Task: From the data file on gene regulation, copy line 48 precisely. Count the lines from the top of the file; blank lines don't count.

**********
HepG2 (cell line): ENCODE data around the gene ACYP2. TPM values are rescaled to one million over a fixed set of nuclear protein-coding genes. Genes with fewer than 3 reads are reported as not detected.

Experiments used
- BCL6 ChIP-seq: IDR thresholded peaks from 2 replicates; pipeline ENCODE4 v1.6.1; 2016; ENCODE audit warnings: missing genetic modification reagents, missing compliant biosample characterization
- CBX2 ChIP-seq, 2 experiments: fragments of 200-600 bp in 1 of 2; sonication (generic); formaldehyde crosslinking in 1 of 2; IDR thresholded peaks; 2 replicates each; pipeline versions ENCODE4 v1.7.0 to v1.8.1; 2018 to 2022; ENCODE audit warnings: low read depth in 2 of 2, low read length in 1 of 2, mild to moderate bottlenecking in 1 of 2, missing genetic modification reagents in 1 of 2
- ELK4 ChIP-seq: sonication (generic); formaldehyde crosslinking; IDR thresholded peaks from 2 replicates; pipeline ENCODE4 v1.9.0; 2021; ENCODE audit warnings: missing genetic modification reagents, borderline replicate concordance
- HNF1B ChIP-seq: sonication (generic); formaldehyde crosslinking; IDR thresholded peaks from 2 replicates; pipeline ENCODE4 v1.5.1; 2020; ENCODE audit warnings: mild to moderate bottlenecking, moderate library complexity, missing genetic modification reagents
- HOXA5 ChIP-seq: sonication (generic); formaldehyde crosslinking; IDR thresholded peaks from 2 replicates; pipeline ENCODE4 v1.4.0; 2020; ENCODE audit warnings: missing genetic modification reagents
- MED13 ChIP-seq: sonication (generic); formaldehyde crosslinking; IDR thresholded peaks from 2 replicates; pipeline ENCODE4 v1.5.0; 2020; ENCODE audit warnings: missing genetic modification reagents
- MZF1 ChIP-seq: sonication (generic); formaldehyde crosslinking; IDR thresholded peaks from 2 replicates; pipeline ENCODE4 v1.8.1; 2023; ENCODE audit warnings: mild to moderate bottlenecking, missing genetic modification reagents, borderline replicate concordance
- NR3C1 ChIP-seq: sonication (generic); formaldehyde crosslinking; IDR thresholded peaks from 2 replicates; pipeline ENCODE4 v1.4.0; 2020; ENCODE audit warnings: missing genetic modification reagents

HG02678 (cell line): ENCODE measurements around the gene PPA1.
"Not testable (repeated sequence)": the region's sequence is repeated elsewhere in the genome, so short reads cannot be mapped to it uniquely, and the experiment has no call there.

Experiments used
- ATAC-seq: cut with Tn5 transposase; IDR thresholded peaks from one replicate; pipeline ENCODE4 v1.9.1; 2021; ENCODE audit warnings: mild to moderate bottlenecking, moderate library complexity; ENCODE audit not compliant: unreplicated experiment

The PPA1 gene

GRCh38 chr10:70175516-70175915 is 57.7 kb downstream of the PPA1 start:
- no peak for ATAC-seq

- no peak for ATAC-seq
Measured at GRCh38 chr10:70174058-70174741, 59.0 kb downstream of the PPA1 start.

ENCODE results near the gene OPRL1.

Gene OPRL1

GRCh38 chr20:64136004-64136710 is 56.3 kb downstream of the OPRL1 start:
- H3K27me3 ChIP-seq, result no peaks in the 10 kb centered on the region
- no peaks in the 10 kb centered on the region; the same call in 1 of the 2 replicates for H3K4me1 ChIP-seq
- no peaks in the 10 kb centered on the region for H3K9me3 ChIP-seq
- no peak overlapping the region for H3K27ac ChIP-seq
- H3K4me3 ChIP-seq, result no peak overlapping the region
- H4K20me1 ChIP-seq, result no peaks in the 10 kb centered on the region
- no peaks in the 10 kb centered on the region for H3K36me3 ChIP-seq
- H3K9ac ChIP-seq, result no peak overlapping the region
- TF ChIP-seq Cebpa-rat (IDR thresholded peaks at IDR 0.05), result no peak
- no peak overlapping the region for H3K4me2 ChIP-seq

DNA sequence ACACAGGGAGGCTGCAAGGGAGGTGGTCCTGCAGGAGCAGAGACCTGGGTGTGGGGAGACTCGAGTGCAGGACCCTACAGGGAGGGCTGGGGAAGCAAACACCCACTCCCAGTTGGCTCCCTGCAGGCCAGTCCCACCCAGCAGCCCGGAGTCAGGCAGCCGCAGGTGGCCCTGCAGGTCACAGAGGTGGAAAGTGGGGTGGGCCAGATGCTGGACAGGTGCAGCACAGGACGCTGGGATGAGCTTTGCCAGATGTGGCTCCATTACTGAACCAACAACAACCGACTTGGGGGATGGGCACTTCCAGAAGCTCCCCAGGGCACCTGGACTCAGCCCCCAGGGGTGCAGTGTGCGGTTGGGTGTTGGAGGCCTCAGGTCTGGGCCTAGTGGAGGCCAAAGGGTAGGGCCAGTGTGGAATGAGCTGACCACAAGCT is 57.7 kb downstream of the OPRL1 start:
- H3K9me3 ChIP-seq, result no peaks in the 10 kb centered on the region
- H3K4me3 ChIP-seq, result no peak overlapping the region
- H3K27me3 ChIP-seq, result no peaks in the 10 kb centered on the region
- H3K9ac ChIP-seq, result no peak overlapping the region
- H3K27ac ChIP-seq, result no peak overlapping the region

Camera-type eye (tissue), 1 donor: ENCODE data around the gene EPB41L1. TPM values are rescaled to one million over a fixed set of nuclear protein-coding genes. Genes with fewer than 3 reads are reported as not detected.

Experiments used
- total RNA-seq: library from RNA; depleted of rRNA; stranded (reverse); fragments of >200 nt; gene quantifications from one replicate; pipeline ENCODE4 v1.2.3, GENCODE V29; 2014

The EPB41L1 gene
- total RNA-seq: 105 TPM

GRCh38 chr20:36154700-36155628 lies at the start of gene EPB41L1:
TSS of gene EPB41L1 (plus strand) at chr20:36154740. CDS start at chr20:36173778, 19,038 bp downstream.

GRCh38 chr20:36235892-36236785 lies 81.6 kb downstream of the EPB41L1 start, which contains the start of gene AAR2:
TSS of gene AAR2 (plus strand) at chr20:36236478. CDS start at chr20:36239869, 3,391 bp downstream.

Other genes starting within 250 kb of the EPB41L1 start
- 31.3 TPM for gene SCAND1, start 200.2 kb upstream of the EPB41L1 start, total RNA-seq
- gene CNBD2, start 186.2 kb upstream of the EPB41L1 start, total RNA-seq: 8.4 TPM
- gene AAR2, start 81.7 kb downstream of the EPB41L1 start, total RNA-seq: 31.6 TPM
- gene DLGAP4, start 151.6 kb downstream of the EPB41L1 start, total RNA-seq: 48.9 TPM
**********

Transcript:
Other genes starting within 250 kb of the EPB41L1 start